“Give me the beat, boys, and free my soul. I wanna get lost in your rock and roll and drift away.”
These were the words chosen to farewell Bendigo Community Telco chief Phil Lazenby at the Bendigo Stadium yesterday.
Those who turned out to celebrate Phil’s life knew those lyrics would have been just want he wanted.
Phil was more than a respected and admired businessman; he was a rocker, a mate and everyone’s “buddy”.
As former Bendigo Bank chief executive Rob Hunt told the hundreds who attended the memorial service, Phil was a man of integrity and always there to help others.
“He was committed absolutely to anyone else who was committed to Bendigo,’’ he said.
“He was an absolutely unbelievable Bendigonian.
“He was a very, very special human being.’’
Reading the eulogy on behalf of Phil’s parents Jack and Jeanette and sister Kaye, Mr Hunt spoke of a young boy who developed a love for the drums at the age of three. A boy who loved music, and would take his record player to basketball matches.
He was a member of the YMCA as a teenager and became a troop leader in Scouts.
Phil would spend many weekends camping and water-skiing with his family at Lake Eppalock and loved riding his bike and catching frogs.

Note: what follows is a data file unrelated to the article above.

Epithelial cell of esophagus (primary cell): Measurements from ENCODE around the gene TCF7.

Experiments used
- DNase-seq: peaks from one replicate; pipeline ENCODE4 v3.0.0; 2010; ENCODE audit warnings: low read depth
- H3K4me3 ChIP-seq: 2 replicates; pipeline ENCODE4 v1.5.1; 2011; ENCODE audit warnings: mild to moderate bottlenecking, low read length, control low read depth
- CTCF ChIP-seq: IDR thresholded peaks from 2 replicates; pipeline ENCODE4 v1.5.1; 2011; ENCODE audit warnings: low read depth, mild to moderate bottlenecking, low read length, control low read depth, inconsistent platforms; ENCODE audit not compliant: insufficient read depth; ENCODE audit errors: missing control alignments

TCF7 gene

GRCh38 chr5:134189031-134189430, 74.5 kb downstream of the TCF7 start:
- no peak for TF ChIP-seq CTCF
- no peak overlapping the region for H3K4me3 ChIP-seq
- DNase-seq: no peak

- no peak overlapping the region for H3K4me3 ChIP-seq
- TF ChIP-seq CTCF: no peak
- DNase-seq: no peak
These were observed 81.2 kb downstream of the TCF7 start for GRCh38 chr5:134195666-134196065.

His first job at the age of 14 was to clean acid off batteries – for which he was paid 48.5 cents per hour.
Phil’s first full-time job was selling shoes at Myer at the age of 19, before he travelled and then returned to his family’s real estate business, during which time he conducted more than 500 auctions.
“But he gave up working in real estate because it interfered with his band work,’’ Mr Hunt said.
Phil then had various roles in the banking sector before taking on his dream job with the telco.
“He was enthusiastic and capable, but at times just a little impatient,’’ Mr Hunt said.
“He wanted everything to happen now.’’
That energy and passion was spoken of by all who addressed the gathering, including Keith Sutherland, sister Kaye and long time friend Chris DeAraugo.
Chris was joined by Peter Gavin and several other lifelong friends to belt out some rock ballads that best reminded them of their mate Phil.
The service was upbeat, energetic and loud – after all, there was no other way to remember Phil Lazenby.